The Council is proposing the development of an international standard convention centre with 750 person (seated) capacity at Lakeview. The convention centre will attract business tourists who tend to stay longer than other visitors and spend significantly more each day.
Reducing private vehicle movements
The district’s population growth and national and international reputation as a visitor destination are putting pressure on the roading network. Several pinch points are occurring around Frankton as well as in central Queenstown.
Modelling shows that by reducing by 20 percent the number of private vehicle movements in and out of central Queenstown each day: the town centre will be a more pleasant and better business environment; peak congestion will be eased; and the need for significant expenditure on roading will be deferred beyond 2025.
The draft Transport Strategy for the Queenstown Town Centre is based on encouraging commuters and visitors to choose alternative means of transport to private vehicles and rental cars to make the journey into central Queenstown.
This would be achieved through a combination of activities:
Standardising rates for water and wastewater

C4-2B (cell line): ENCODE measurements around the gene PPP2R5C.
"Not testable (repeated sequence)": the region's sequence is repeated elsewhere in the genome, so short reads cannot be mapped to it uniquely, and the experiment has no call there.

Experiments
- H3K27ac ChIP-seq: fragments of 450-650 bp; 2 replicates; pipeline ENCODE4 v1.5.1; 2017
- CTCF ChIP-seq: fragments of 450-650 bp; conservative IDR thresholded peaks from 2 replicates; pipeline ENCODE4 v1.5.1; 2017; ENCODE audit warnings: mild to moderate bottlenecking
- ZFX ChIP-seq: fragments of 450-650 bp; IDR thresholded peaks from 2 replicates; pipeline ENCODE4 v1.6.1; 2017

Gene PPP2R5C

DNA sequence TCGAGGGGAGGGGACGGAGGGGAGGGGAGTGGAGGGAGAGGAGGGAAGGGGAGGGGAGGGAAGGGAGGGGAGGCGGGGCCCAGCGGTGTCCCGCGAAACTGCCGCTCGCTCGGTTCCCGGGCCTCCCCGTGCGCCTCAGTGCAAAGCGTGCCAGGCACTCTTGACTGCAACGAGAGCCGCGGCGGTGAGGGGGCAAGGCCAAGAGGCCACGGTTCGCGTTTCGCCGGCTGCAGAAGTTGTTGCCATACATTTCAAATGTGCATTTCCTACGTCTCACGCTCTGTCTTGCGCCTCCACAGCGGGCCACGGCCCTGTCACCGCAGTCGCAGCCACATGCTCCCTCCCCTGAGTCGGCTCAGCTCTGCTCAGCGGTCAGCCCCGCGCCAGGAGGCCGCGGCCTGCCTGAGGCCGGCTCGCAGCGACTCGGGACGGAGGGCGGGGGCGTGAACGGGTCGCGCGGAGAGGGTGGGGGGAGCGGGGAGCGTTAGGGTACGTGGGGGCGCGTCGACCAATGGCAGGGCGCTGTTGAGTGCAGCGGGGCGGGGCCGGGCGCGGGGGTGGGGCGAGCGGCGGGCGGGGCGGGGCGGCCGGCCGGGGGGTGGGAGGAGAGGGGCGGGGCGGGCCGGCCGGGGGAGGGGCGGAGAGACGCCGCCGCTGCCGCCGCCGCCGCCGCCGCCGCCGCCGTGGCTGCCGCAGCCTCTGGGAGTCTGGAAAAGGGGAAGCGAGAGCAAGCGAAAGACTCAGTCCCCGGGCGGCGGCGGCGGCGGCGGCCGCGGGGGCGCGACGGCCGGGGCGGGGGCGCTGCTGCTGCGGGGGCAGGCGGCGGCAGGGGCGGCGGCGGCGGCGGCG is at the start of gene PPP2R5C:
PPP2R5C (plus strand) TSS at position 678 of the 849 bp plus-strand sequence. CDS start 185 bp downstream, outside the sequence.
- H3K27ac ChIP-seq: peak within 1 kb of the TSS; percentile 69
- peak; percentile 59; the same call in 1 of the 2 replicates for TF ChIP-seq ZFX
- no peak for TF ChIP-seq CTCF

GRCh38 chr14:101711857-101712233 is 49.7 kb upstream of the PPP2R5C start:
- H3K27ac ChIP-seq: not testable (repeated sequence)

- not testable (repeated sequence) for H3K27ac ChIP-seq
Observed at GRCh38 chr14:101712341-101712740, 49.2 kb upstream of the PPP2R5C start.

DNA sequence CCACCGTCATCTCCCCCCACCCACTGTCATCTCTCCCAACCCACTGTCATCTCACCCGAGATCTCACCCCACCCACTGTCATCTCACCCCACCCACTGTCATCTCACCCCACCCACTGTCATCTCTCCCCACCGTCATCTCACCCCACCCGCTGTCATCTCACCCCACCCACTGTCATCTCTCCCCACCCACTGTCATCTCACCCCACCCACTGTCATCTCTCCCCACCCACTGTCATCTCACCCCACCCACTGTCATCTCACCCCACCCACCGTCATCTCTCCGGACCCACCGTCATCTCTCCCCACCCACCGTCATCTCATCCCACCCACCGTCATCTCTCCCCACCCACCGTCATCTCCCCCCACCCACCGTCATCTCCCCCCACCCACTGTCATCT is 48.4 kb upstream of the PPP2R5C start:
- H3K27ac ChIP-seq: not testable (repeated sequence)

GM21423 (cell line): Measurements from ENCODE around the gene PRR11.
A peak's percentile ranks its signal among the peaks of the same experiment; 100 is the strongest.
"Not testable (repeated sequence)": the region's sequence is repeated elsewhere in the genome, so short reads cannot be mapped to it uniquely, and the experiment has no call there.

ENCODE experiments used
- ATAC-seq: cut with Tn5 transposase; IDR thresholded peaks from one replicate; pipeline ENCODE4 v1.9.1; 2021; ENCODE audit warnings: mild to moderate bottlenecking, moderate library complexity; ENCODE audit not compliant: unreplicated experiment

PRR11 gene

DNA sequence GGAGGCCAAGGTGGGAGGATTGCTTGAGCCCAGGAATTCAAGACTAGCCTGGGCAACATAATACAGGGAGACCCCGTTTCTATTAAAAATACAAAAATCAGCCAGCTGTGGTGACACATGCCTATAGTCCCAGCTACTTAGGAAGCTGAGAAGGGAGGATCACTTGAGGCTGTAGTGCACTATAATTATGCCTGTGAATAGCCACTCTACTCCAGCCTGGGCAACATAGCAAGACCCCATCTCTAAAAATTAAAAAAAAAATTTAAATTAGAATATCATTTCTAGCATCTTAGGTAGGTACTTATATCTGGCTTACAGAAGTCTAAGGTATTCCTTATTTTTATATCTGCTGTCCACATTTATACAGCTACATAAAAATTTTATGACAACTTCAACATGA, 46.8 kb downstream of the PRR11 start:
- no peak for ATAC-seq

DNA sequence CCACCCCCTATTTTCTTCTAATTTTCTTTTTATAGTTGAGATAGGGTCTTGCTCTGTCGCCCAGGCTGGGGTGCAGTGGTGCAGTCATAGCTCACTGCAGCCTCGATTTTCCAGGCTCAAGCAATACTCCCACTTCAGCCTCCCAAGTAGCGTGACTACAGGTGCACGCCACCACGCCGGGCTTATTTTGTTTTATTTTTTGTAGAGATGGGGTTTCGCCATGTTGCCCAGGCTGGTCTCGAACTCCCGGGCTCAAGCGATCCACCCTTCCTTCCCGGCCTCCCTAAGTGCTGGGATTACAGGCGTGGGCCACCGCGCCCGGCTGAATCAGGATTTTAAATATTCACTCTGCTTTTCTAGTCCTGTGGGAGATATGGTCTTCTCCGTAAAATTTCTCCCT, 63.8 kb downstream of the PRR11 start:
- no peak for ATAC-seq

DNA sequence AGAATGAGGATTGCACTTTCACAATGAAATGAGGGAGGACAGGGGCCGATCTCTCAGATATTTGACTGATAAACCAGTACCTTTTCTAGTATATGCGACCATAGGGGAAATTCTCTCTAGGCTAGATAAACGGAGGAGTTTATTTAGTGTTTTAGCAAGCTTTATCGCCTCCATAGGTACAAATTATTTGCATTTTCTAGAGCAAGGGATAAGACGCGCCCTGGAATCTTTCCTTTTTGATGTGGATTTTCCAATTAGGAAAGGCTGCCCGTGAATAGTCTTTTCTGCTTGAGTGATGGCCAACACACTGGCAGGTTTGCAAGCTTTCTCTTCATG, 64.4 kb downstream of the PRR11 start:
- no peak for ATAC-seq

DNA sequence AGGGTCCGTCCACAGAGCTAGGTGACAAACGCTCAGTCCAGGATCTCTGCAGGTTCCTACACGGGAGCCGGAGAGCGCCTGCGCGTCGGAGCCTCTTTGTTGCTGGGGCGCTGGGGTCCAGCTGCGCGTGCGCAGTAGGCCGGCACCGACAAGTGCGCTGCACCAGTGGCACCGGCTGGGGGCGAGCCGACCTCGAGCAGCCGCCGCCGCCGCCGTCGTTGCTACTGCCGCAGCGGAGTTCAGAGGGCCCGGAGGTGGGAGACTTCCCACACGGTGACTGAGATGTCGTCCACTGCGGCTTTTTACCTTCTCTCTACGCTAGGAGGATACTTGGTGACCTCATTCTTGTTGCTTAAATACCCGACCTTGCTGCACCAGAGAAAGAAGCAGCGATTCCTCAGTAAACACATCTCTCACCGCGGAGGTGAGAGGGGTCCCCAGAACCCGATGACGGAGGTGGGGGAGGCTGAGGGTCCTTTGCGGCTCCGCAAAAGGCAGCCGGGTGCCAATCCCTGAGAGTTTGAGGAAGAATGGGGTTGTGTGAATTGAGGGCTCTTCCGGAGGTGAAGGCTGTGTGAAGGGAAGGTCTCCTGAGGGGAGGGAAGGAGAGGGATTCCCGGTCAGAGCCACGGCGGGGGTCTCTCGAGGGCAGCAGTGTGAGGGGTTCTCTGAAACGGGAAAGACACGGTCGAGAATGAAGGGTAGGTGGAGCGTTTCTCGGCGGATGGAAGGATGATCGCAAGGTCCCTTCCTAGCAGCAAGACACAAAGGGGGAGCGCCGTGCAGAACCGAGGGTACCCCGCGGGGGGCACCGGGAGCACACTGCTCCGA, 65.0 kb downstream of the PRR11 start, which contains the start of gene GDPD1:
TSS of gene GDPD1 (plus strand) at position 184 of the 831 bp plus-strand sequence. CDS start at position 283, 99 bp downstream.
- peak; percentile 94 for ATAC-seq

The charges for water and wastewater services vary considerably and smaller schemes tend to cost more per ratepayer than the larger urban schemes.
The Council proposes to group all the direct operating costs for the schemes within a ward and divide them across all the ratepayers serviced by the scheme in that ward.
There would be an overall transfer of costs from the smaller schemes to the larger ones. Ratepayers in Luggate, Lake Hayes and Glenorchy would all benefit significantly. This is largely at the expense of ratepayers in Arrowtown and Wanaka.
Queenstown Lakes District statistics
Queenstown is experiencing continued population growth, both in terms of residents and visitor numbers, as outlined below:
By 2025 the district is expected to have an average population of 57,000 and a peak population of 115,500.
The Council also has a vigorous debt reduction strategy, and predicted levels of debt have fallen from $393 million (in the 2009 LTP) to $134 million in the 2015 LTP.
Information source: The information in this article is from the Queenstown Lakes District Council 10 Year Plan 2015-2025 Consultation Document.